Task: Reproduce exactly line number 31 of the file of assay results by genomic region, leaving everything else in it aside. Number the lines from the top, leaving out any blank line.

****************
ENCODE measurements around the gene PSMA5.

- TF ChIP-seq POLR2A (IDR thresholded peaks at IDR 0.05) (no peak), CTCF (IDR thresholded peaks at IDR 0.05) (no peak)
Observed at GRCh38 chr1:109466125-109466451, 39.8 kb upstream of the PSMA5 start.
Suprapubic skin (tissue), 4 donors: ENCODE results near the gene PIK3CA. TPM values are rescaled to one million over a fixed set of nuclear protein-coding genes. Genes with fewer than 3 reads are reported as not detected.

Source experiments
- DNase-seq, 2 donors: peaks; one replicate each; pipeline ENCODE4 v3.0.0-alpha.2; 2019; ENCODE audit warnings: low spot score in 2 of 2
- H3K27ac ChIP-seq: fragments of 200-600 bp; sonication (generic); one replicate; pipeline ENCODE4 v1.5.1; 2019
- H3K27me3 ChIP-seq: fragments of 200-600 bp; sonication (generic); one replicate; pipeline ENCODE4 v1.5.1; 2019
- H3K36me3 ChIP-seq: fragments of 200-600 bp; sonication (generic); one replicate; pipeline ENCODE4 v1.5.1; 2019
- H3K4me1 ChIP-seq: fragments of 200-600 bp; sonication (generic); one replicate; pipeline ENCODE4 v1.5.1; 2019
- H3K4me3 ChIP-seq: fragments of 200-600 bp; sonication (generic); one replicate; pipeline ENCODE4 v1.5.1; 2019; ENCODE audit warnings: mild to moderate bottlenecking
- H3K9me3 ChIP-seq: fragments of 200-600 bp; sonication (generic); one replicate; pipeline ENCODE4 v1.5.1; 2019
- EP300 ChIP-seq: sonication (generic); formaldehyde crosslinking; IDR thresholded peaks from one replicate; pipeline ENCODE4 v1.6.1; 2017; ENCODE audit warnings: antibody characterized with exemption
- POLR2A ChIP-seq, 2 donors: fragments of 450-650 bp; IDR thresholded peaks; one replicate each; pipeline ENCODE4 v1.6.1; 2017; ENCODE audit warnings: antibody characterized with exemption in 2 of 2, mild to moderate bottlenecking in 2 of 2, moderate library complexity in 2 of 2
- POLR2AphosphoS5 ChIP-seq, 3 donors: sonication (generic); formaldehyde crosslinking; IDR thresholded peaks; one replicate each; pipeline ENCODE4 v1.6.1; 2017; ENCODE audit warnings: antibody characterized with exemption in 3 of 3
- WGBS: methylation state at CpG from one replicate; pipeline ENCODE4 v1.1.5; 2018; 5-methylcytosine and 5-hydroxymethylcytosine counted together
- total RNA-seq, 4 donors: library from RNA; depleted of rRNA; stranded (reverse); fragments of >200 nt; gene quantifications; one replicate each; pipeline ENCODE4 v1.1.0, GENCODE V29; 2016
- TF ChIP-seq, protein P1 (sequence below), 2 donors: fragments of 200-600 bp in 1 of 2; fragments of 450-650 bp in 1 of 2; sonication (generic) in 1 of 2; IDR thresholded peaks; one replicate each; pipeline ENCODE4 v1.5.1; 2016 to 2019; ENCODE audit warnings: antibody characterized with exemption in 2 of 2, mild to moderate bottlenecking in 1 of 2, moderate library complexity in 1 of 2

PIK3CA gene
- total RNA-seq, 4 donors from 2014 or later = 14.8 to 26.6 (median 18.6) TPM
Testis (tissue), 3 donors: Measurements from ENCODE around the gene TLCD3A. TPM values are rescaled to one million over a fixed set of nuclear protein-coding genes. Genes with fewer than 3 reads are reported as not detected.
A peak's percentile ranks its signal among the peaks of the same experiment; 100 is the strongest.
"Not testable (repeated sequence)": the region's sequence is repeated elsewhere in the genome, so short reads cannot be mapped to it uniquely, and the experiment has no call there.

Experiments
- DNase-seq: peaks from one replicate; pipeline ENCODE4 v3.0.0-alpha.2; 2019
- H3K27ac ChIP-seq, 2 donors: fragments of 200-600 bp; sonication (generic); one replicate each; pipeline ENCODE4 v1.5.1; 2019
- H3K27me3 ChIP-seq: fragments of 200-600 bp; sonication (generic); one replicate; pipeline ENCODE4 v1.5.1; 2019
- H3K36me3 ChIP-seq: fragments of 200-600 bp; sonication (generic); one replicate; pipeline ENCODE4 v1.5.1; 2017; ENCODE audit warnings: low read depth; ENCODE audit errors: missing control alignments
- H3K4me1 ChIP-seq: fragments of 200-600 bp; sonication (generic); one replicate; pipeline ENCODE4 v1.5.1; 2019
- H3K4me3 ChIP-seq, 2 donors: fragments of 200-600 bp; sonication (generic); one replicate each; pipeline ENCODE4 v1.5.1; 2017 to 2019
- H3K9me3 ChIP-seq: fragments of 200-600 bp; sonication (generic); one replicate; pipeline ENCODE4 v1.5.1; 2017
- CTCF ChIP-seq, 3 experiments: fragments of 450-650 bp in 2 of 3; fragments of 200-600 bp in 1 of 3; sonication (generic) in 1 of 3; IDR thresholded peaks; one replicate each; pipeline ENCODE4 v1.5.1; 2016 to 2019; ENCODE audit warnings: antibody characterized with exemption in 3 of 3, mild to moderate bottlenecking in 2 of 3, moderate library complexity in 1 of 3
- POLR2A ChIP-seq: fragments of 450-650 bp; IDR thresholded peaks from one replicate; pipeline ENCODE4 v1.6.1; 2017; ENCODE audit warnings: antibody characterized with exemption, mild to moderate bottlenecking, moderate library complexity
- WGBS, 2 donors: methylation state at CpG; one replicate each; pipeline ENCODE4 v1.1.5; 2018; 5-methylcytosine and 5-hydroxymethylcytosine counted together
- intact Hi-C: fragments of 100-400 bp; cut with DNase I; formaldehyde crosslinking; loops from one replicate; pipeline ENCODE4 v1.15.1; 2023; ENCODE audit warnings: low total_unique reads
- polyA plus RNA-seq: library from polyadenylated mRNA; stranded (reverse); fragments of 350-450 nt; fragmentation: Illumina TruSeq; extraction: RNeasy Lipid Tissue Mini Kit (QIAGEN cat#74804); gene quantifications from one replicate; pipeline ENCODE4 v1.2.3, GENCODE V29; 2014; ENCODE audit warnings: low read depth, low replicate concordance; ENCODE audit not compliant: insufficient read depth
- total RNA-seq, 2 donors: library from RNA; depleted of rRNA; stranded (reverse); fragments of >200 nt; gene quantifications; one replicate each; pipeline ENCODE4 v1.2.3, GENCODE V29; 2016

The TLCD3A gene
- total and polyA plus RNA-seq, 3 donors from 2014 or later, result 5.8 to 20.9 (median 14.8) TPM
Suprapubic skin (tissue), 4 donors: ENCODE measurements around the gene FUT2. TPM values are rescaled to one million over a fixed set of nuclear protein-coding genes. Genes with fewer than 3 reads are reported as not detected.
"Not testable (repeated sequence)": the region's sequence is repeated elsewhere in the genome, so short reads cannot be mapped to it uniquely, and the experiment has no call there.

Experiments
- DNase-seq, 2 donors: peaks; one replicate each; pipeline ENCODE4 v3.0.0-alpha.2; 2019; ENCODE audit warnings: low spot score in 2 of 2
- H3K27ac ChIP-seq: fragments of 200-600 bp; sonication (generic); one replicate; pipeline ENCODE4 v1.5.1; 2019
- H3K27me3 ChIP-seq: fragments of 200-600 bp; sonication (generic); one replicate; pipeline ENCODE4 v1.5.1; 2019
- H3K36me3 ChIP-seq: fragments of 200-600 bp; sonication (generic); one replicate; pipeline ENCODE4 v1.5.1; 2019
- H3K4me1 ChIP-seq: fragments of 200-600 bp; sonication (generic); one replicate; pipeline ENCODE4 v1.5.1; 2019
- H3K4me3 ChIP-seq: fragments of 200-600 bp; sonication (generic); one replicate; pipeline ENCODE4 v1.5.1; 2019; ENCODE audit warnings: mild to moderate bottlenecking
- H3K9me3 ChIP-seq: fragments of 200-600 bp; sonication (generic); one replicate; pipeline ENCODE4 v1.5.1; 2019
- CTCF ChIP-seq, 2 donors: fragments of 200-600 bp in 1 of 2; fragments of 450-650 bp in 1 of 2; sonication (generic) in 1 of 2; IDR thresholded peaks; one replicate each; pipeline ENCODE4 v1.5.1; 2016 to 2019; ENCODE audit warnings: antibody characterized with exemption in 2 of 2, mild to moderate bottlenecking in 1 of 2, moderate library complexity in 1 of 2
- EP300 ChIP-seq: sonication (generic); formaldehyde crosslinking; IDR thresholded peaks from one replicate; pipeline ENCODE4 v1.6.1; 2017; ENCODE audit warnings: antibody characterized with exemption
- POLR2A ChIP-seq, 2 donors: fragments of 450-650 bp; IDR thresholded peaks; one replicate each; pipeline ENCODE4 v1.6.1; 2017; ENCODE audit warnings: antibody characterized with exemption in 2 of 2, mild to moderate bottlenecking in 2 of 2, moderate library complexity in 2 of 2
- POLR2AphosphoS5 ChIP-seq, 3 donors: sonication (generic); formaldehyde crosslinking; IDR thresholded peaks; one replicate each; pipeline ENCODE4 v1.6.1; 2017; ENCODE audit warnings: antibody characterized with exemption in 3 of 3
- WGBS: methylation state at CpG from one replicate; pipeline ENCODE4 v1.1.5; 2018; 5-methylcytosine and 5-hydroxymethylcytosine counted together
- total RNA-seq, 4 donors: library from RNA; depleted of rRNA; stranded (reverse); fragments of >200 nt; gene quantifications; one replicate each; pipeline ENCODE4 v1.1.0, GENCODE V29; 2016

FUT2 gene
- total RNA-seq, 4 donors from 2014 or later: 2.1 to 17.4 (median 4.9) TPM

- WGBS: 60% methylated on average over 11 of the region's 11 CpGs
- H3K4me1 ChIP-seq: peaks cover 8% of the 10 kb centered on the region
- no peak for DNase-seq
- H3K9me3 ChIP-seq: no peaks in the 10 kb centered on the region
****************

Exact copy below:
- H3K9me3 ChIP-seq: fragments of 200-600 bp; sonication (generic); one replicate; pipeline ENCODE4 v1.5.1; 2017